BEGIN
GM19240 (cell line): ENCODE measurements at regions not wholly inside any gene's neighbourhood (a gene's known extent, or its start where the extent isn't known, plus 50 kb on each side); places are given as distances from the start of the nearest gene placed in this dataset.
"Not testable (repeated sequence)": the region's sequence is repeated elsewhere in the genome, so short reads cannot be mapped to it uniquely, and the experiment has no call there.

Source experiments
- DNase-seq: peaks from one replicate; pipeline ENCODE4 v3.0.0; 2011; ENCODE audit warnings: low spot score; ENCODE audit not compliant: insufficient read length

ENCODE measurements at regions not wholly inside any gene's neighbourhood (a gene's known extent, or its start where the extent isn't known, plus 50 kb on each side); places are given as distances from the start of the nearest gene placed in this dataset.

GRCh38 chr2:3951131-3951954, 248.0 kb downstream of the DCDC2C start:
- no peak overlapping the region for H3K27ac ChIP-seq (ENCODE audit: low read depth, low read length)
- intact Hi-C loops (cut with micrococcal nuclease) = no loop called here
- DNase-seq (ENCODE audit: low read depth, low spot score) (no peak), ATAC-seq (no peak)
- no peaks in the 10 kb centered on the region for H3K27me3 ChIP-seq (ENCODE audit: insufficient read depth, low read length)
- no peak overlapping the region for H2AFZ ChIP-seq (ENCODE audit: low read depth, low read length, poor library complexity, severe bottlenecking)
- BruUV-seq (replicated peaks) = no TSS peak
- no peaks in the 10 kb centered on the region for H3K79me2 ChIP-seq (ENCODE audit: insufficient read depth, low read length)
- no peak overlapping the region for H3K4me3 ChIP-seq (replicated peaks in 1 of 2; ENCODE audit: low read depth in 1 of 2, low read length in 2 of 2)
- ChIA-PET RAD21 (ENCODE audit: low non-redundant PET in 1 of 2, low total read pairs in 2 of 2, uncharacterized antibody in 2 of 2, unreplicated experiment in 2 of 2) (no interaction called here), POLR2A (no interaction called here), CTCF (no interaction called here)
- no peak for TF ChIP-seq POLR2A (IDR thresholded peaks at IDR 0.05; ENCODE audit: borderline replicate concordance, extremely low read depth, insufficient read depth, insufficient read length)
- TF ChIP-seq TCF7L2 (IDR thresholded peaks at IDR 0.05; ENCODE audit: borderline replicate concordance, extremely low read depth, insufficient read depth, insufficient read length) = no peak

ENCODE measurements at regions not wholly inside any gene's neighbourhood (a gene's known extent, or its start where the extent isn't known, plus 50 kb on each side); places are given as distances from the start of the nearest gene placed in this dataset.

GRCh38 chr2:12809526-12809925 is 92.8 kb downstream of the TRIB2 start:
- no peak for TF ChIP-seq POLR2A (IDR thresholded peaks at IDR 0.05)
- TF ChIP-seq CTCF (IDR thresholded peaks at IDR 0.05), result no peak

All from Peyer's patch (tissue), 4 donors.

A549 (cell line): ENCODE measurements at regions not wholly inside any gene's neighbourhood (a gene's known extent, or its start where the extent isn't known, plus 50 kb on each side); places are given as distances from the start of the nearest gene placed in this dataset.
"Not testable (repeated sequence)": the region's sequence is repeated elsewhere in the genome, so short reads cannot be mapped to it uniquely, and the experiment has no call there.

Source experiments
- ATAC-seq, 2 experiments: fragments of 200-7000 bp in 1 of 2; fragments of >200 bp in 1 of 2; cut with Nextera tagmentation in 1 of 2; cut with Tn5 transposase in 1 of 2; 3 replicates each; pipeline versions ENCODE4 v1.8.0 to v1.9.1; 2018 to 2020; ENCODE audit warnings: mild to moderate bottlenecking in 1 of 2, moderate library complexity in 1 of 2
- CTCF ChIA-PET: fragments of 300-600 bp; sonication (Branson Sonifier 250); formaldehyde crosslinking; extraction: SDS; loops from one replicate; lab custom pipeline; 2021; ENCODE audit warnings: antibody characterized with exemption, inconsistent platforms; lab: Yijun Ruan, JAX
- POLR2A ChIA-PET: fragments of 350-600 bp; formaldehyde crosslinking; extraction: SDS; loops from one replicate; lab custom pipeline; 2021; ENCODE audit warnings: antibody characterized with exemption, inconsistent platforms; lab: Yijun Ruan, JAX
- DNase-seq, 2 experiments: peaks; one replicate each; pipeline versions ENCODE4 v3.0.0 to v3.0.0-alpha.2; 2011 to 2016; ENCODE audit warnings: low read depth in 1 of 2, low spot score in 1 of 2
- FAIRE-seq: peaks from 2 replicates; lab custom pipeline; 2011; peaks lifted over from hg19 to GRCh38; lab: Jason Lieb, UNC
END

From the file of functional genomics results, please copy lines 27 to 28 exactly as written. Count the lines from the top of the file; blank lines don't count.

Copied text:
- CTCF ChIA-PET: fragments of 300-600 bp; sonication (Branson Sonifier 250); formaldehyde crosslinking; extraction: SDS; loops from one replicate; lab custom pipeline; 2021; ENCODE audit warnings: antibody characterized with exemption, inconsistent platforms; lab: Yijun Ruan, JAX
- POLR2A ChIA-PET: fragments of 350-600 bp; formaldehyde crosslinking; extraction: SDS; loops from one replicate; lab custom pipeline; 2021; ENCODE audit warnings: antibody characterized with exemption, inconsistent platforms; lab: Yijun Ruan, JAX